Editor: In a recent Dispatch article an individual was quoted as stating that some people would want to hang on to Unruh Stadium for “sentimental” reasons.  Since that reason is apparently now off limits, I will instead appeal to logic.

Unruh Stadium is a remarkable facility, in large part due to the artisanship of the depression era WPA workers who painstakingly cut and fit the limestone blocks together.  No one builds such stadiums anymore, in large part due to the cost of such quality materials and specialized labor.  Limestone is expensive because it is superior in durability as well as the obvious aesthetic reasons.  For a second opinion please see Bill Snyder Family Stadium in Manhattan.  A new stadium built near the high school may be newer, but the cold, metal bleachers will never match the beauty of the current stadium.  In time taxpayers will be called on to update the “new” stadium with another round of replacement tin, but barring deliberate demolition, Unruh Stadium will continue to stand.

But why stop there?

Using the same logic, perhaps Clay County taxpayers should also replace the Courthouse. After all, by razing it a perfectly fine metal shed could be erected in its place, in the process sparing residents the burden of replacing or updating wiring, restrooms, or FEMA approved windows in the future.  A “shed” would not be as attractive, but at least Clay County citizens would have a “new” structure.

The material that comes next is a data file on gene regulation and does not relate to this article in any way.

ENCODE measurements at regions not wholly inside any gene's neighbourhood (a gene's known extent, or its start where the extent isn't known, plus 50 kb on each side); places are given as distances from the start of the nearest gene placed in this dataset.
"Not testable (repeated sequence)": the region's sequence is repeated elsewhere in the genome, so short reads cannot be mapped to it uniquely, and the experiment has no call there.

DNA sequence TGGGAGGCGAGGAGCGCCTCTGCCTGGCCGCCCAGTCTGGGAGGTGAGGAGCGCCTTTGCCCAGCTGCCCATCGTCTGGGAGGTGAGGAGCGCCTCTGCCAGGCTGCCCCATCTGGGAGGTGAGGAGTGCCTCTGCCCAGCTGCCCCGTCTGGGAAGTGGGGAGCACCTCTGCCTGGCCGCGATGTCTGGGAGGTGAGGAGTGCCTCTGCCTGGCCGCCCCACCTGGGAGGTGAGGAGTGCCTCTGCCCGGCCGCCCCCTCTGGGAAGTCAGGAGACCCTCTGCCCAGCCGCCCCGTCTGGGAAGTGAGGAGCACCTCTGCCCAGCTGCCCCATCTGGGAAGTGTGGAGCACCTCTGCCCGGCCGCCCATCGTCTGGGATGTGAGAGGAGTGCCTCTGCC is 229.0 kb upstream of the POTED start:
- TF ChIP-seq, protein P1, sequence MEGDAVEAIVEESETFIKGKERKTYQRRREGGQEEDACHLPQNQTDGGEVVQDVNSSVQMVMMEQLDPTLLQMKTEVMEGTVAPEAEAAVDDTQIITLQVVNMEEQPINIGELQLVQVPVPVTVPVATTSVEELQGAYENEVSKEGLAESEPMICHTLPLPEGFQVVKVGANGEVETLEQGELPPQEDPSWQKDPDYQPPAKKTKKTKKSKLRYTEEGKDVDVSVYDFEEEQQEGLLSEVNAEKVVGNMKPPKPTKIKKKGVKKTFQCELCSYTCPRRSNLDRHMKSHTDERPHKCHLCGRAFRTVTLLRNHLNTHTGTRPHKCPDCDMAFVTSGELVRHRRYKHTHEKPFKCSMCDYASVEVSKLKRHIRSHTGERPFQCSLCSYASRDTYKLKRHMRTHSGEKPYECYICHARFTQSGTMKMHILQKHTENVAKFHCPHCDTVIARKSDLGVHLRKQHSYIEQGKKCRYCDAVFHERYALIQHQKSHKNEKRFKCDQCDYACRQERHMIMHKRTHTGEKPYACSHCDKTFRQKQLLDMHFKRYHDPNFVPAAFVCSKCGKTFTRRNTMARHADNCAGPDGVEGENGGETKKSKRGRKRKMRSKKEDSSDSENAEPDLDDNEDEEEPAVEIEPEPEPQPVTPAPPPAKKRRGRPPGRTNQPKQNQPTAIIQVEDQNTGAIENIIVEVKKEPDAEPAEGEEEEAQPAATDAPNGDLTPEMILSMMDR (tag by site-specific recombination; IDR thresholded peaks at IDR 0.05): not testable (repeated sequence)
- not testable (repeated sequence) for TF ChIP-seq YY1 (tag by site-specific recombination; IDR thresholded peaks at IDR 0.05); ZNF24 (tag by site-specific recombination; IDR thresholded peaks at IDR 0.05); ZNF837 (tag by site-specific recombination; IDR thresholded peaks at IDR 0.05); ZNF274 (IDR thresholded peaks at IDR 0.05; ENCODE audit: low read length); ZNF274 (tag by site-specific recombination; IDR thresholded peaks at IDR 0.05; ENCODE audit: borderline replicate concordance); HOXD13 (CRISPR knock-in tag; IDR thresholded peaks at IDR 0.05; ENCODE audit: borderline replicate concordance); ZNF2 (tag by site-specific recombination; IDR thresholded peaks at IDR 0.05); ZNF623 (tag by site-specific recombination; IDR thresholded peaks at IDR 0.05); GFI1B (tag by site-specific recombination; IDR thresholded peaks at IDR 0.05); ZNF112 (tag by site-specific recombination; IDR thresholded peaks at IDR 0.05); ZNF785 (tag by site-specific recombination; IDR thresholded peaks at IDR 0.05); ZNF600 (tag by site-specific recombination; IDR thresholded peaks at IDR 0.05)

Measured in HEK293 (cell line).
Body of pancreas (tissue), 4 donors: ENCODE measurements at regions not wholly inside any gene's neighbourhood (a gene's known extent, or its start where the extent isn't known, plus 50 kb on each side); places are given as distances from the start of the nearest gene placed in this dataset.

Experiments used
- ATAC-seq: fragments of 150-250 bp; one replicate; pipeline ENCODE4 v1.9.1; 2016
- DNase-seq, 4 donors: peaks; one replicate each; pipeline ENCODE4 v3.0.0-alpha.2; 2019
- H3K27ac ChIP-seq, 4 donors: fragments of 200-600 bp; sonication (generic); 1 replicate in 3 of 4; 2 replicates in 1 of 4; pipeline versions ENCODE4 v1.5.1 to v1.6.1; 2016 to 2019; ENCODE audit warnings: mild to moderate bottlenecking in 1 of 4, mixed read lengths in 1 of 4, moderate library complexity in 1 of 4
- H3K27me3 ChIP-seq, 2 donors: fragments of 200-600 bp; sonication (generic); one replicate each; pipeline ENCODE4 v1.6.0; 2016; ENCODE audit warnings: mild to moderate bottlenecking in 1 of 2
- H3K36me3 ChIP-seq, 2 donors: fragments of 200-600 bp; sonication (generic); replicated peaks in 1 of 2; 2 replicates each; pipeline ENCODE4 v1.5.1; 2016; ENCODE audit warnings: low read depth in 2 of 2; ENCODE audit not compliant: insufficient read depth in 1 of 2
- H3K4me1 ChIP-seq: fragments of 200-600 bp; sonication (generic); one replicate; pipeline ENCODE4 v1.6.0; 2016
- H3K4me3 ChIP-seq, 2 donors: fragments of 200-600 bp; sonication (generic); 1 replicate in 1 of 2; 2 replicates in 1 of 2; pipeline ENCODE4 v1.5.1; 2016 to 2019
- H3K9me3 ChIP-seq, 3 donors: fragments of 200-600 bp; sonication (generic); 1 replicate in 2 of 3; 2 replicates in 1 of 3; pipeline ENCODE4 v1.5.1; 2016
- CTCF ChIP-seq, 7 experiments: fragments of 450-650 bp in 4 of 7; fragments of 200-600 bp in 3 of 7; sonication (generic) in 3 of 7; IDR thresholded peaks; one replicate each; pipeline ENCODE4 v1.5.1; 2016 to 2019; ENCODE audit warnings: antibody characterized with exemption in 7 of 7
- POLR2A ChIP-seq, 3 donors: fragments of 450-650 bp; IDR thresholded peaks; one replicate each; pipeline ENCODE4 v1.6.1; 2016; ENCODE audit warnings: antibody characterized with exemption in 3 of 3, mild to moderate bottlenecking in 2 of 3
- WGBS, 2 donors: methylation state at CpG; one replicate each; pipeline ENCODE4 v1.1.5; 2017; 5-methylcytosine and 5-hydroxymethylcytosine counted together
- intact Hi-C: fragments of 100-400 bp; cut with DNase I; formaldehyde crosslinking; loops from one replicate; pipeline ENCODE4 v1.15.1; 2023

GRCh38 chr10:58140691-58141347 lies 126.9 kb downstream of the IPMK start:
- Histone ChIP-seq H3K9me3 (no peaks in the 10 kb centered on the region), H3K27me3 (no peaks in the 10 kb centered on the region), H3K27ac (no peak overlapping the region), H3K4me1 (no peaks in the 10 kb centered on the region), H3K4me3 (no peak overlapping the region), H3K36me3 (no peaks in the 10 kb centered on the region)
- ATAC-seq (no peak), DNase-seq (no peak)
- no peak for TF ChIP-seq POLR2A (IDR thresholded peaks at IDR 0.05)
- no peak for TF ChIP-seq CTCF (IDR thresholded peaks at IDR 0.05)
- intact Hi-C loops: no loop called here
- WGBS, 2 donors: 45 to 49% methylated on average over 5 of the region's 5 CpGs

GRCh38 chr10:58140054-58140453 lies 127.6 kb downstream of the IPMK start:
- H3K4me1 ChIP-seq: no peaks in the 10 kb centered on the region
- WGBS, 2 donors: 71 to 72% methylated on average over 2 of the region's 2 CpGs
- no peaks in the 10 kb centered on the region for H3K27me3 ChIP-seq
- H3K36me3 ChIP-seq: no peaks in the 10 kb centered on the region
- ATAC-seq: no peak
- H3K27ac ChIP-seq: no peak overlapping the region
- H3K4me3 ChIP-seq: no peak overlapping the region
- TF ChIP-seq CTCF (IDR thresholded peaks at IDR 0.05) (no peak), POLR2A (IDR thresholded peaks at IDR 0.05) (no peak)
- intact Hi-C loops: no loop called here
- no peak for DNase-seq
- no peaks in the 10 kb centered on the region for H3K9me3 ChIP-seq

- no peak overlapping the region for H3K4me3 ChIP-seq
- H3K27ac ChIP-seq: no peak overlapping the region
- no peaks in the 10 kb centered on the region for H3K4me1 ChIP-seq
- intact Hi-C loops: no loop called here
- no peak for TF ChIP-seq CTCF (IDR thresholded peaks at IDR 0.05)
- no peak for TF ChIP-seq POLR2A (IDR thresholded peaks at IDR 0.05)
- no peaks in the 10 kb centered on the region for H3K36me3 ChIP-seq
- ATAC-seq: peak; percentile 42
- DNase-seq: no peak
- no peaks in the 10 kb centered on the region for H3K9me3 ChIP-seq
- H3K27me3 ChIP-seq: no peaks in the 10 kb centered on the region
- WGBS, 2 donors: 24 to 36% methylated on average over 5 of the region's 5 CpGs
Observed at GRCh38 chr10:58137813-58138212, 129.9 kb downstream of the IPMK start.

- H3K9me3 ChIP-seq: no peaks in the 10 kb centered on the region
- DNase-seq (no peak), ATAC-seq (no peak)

Following that logical move, the City could then move on to the Band Shell.  It is old—and as demonstrated in the current debate regarding our football stadium—we need new facilities because newer is obviously better.  The zoo would undoubtedly be next.  Maybe that crater could be filled in, the hand-built stone walkways and bridges demolished, and a boring zoo could be built on flat ground with identical cages for the inhabitants.  And then there is Schaulis Field…so many historic edifices and so little taxpayer money.  Who really wants a zoo, or any other facility, that exudes character and history?

About ten years ago we faced a similar decision in my community.  We chose to refurbish our stadium.  It wasn’t without cost, but I honestly do not recall a single disparaging remark since that time.  Visitors often make positive remarks regarding our stadium and atmosphere at the park where it is located, which serves as a reminder of the impact of decisions that honor the tradition and history of a community.

What makes a community special are the people who live and work there, but it’s undeniable that we also build memories around places and facilities.  When I think of my hometown, the football stadium may not be first on the list, but Clay Center as a community would be diminished if Unruh Stadium is replaced.

Some decisions can’t be dismissed as sentimental; sometimes the best decision makes sense too. 

-- Roger Erickson, rural Walton